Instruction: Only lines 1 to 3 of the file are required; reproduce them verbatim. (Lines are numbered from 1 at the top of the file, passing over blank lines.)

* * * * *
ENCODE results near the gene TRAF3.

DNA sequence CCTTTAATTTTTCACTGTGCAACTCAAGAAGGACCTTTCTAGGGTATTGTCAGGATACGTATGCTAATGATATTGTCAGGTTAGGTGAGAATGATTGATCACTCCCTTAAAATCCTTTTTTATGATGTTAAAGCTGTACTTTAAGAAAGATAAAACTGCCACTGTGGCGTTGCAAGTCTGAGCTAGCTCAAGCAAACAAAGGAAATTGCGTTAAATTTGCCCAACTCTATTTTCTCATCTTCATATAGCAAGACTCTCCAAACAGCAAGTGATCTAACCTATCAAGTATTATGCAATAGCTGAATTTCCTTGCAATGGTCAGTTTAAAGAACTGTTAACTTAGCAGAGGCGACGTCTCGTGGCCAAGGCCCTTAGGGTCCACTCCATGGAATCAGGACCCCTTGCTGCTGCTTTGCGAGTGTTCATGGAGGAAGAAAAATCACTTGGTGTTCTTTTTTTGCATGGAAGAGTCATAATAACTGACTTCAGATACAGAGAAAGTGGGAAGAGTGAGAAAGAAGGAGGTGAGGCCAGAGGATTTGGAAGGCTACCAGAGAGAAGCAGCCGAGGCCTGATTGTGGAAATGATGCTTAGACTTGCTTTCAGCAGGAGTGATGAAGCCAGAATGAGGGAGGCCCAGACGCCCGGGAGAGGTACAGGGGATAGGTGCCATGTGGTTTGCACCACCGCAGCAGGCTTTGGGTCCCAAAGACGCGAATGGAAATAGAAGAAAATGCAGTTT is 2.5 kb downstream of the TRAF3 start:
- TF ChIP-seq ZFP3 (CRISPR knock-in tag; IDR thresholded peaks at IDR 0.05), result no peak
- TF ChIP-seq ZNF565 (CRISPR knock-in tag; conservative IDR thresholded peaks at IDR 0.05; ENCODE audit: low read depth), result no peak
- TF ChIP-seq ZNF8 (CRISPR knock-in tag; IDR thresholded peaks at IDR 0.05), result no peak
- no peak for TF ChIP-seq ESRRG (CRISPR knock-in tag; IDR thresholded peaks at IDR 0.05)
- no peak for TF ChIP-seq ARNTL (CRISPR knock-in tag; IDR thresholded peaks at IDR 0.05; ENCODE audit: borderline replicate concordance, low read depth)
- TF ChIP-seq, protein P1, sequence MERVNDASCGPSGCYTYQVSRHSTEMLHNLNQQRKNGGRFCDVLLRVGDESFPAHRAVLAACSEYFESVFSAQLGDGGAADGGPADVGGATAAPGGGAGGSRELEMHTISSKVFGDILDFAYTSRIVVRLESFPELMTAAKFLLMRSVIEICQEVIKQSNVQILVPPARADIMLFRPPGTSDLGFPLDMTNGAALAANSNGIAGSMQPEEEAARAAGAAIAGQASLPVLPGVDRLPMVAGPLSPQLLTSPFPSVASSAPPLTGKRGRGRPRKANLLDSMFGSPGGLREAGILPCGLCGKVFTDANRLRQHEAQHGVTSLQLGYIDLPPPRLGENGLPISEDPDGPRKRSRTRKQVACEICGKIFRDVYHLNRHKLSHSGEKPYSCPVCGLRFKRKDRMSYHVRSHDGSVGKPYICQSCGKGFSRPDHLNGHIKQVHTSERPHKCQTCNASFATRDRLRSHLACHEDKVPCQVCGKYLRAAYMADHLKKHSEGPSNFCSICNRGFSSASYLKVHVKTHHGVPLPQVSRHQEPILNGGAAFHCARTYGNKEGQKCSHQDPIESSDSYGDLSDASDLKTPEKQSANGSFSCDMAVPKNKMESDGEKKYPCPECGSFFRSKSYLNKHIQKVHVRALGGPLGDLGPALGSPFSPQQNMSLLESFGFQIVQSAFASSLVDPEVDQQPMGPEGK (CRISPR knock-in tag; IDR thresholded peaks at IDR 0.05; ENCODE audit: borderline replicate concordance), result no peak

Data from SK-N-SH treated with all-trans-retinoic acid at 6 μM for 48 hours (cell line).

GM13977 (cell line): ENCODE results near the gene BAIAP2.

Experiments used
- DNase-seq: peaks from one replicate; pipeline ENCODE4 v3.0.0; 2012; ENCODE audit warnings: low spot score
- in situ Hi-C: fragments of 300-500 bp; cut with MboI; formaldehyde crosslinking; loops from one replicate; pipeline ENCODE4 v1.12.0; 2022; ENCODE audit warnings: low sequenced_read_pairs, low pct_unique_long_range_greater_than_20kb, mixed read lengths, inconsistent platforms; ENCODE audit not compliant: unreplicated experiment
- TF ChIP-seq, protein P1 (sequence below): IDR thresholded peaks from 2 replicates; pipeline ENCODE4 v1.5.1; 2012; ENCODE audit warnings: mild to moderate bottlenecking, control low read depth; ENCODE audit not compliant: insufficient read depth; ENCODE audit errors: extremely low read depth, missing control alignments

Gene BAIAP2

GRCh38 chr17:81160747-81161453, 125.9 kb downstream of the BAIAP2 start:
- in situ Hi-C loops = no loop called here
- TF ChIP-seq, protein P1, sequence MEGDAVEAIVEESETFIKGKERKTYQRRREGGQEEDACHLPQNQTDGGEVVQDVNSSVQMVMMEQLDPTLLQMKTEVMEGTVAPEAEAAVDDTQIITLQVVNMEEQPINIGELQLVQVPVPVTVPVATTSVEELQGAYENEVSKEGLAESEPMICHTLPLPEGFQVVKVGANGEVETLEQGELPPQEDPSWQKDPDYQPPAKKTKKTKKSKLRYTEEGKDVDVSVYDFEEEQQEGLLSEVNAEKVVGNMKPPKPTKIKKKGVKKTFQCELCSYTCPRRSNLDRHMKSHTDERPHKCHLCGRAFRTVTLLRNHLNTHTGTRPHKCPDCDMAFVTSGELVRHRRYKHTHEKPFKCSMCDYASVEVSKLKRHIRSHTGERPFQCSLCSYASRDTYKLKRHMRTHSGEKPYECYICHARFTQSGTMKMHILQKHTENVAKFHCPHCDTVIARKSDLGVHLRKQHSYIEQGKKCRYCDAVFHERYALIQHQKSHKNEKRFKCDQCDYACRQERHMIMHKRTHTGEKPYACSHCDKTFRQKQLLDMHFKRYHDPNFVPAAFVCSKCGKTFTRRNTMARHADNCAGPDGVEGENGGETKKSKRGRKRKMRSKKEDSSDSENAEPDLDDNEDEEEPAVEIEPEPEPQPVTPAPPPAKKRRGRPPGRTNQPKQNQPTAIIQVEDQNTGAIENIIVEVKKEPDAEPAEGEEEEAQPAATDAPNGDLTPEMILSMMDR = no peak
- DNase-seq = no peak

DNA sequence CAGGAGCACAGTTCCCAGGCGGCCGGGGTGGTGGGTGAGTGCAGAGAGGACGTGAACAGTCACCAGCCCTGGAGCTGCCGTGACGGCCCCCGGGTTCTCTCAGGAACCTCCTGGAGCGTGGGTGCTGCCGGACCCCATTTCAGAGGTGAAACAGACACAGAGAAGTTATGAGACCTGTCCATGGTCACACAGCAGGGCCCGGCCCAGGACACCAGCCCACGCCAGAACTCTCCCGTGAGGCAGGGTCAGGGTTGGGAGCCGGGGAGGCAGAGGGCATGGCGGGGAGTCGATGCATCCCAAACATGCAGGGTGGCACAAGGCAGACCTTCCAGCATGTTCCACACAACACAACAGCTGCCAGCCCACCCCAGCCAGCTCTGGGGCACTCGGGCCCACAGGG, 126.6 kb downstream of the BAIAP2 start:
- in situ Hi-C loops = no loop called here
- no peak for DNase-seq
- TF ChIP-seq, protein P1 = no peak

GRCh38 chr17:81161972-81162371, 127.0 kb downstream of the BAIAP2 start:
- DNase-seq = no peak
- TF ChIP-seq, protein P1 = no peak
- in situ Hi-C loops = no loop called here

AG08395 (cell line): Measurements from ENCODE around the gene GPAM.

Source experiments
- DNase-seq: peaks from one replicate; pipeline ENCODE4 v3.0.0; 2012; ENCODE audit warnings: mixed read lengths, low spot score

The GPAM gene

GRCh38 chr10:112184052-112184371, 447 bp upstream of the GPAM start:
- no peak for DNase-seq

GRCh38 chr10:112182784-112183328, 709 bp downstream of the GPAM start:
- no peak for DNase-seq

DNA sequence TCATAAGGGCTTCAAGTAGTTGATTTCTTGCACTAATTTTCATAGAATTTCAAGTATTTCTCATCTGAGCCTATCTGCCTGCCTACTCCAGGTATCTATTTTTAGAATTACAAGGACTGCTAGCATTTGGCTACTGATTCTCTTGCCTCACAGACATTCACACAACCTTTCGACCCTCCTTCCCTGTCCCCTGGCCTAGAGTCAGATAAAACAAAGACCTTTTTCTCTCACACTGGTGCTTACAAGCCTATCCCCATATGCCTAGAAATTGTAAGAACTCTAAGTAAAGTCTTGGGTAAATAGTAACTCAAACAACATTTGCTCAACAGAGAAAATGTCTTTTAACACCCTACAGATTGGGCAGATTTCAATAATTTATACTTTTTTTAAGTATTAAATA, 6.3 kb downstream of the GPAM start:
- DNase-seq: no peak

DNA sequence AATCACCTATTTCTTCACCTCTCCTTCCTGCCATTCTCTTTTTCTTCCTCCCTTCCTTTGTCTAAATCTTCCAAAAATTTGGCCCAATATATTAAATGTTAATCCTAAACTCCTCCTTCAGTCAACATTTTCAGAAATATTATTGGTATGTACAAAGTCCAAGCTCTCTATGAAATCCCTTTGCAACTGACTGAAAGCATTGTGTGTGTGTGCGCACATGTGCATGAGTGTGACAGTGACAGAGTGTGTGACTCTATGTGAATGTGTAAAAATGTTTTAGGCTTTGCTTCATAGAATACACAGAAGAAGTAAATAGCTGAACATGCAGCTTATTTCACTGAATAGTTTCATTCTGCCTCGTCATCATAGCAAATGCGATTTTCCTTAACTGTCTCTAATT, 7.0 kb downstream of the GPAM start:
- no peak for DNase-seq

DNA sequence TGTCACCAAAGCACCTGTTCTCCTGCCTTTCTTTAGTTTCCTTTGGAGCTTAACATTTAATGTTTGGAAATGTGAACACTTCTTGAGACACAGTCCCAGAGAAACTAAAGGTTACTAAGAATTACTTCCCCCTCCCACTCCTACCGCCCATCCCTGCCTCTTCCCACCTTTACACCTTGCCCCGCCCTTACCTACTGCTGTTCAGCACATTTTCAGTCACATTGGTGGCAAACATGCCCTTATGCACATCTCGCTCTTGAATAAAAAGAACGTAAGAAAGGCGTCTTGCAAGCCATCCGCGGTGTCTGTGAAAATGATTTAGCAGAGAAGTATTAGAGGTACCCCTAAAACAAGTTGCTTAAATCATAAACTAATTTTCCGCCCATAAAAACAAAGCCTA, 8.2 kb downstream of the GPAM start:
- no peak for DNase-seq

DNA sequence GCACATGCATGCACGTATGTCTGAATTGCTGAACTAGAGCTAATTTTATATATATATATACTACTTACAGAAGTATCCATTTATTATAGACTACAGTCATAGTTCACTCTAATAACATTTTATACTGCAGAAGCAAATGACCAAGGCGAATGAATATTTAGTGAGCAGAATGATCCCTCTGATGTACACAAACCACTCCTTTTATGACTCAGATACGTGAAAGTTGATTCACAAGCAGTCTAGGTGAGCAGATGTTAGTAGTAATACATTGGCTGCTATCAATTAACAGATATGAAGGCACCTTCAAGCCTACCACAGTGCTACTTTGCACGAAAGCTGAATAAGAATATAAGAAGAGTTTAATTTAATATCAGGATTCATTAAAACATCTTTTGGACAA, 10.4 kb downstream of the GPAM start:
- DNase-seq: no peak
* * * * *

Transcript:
ENCODE results near the gene TRAF3.

DNA sequence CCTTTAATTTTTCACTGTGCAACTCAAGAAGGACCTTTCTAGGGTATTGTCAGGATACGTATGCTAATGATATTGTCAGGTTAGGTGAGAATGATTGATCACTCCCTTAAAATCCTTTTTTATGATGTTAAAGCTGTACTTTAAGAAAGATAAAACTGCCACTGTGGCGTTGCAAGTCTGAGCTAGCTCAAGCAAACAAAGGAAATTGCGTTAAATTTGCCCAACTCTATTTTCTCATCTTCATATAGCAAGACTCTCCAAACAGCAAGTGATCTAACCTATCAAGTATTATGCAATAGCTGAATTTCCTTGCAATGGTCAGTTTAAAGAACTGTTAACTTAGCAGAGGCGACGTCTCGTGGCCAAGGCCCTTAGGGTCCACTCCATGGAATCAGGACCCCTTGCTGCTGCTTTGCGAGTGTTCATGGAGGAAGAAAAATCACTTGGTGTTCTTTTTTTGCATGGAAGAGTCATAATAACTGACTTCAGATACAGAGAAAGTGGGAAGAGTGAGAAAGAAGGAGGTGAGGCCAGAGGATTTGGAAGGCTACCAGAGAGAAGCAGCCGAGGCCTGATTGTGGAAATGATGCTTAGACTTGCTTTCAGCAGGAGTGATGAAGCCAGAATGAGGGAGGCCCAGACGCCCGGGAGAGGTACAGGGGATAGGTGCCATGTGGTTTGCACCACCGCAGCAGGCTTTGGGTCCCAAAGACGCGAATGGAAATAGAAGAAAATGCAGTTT is 2.5 kb downstream of the TRAF3 start:
- TF ChIP-seq ZFP3 (CRISPR knock-in tag; IDR thresholded peaks at IDR 0.05), result no peak